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German seed company KWS opening St. Louis research center

German seed company KWS opening St. Louis research center

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One of the world’s largest seed companies, KWS SAAT AG, is setting up a new research operation at the Danforth Plant Science Center.

The German company will begin operations later this year and plans to have 75 researchers and support staff on the site within five years, executives and officials said Monday during a ceremony at Danforth.

It will be the company’s first research operation outside of Germany, where it was founded in 1856. It was a desire to get closer to other research centers that drove the decision to start a new operation in the U.S., said Leon Broers, a member of the firm’s executive board, who also leads KWS research efforts.

“Technology is becoming more and more important in plant breeding and is developing every year, faster and faster,” Broers said.

In the end, St. Louis found itself in competition with the usual stalwarts of the research realm: Boston, North Carolina and San Francisco.

That the firm, which recently topped $1.4 billion in annual sales, chose the St. Louis area could be significant for efforts to develop a stronger bioscience research presence here, said Sam Fiorello, Danforth’s chief operating officer.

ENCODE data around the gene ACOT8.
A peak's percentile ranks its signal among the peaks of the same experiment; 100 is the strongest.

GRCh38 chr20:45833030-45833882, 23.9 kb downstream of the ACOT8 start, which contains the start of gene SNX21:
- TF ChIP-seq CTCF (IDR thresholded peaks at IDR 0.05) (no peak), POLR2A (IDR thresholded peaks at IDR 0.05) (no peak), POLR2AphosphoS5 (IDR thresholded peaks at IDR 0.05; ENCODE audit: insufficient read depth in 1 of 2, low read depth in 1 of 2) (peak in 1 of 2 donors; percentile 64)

“It’s third-party, smart money validation,” Fiorello said. “I think this will lead to folks giving us a second and third look.”

KWS will receive just under $2 million in state and local incentives if it meets various employment and investment targets. Most of that, $1.8 million, would come from the Missouri Works and Missouri Works Training programs. The St. Louis County Port Authority also is contributing a $100,000 relocation grant.

Gov. Jay Nixon, who attended Monday’s ceremony, touted the new research center as fitting with the state’s bioscience goals.

“This is the place where you can get some long-term sustained growth in the economy,” Nixon said.

KWS, which sells seeds in 70 nations, is both a competitor and occasional partner of Monsanto in seed research. The firm also licenses some genetic traits, particularly in corn seeds, from Monsanto.

But the fact that Monsanto sits across the street from the Danforth Center meant nothing in KWS’ search for a new research site, Broers said.

“No matter where you go, you’ll always find competitors,” he said.

Monday’s announcement also marks the final stage of Danforth’s BRDG Park complex, which will be filled to capacity once KWS completes its $13 million investment in its new research center.

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Timothy Barker is a reporter for the St. Louis Post-Dispatch.

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